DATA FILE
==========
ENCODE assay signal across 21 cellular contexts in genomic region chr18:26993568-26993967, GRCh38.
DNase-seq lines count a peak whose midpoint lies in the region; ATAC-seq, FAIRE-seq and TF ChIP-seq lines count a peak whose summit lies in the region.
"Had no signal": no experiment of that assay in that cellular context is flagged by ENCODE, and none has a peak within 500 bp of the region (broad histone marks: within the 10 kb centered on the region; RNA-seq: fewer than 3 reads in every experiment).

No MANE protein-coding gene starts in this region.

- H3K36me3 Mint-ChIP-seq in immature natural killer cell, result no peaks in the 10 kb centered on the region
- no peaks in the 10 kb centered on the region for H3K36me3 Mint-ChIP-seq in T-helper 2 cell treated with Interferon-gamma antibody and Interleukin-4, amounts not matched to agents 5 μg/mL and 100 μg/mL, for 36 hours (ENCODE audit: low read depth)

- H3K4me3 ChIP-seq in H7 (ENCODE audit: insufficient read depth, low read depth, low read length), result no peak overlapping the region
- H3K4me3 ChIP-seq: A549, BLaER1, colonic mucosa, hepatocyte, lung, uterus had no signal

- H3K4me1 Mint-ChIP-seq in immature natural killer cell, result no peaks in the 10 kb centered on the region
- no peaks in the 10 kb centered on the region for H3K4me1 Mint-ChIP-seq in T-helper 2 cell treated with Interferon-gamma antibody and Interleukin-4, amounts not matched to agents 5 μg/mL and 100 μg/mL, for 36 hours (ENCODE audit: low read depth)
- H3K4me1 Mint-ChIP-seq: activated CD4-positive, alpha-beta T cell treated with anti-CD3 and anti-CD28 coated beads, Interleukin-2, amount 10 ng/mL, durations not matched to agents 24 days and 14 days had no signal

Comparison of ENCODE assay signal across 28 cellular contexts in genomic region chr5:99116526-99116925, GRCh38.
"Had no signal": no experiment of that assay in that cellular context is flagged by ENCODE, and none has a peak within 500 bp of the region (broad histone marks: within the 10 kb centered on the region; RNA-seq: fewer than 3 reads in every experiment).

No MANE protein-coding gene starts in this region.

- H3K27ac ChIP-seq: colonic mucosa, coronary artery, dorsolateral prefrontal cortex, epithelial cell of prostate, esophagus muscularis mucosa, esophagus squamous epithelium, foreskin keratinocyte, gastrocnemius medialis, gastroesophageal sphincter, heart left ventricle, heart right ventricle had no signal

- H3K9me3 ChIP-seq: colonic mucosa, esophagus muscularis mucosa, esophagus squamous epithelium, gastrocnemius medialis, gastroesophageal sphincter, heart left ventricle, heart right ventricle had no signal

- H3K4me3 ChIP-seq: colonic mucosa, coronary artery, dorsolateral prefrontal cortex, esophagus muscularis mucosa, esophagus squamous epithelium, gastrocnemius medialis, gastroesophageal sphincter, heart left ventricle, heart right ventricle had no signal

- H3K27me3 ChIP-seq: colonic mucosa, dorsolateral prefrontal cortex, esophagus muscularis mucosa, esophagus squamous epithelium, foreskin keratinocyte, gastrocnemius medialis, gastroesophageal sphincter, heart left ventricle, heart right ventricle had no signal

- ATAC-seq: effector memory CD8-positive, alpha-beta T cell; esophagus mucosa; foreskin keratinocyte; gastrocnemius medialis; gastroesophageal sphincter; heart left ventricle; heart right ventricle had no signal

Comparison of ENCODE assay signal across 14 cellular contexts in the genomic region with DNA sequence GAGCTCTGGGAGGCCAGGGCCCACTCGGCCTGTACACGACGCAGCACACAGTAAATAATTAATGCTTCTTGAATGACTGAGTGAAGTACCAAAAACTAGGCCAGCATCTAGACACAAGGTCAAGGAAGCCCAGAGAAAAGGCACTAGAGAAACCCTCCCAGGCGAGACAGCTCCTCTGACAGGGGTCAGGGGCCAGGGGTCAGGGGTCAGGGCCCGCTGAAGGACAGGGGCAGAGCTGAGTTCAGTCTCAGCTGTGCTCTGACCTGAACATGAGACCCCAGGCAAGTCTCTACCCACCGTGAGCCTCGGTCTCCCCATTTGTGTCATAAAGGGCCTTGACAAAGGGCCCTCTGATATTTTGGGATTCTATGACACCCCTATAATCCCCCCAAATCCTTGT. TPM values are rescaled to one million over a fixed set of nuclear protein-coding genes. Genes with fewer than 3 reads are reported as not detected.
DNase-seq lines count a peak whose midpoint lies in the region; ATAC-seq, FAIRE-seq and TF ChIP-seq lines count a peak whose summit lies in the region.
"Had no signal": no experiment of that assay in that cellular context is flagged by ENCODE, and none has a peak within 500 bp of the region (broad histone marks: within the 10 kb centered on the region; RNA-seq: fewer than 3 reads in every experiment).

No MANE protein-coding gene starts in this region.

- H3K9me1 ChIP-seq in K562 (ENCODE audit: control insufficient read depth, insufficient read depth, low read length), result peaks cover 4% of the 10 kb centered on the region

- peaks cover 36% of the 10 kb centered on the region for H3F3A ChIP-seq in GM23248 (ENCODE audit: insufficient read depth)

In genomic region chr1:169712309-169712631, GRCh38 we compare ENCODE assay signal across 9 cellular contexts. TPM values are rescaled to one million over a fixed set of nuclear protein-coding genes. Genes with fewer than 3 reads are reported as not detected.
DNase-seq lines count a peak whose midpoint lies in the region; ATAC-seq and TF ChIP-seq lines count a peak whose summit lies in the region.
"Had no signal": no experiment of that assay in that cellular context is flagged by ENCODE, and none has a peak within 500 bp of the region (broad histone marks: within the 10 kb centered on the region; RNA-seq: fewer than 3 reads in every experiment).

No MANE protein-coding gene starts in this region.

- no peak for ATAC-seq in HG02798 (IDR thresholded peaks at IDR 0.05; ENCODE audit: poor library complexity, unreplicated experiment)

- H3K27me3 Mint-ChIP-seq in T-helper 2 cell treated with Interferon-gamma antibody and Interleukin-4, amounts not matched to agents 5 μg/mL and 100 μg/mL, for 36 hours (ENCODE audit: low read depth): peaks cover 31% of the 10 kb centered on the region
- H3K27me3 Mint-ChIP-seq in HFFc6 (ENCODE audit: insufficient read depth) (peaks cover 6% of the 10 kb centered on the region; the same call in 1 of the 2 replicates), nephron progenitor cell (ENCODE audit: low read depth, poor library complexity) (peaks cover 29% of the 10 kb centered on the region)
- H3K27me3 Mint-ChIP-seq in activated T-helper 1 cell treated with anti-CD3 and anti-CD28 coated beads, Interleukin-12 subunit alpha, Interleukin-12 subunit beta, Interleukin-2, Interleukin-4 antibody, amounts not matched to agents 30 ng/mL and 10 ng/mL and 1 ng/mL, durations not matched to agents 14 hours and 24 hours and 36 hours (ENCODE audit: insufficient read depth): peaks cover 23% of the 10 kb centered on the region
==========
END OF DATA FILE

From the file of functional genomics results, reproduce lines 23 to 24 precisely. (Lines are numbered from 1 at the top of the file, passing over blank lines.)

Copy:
No MANE protein-coding gene starts in this region.

- H3K9me1 ChIP-seq in K562 (ENCODE audit: control insufficient read depth, insufficient read depth, low read length), result peaks cover 4% of the 10 kb centered on the region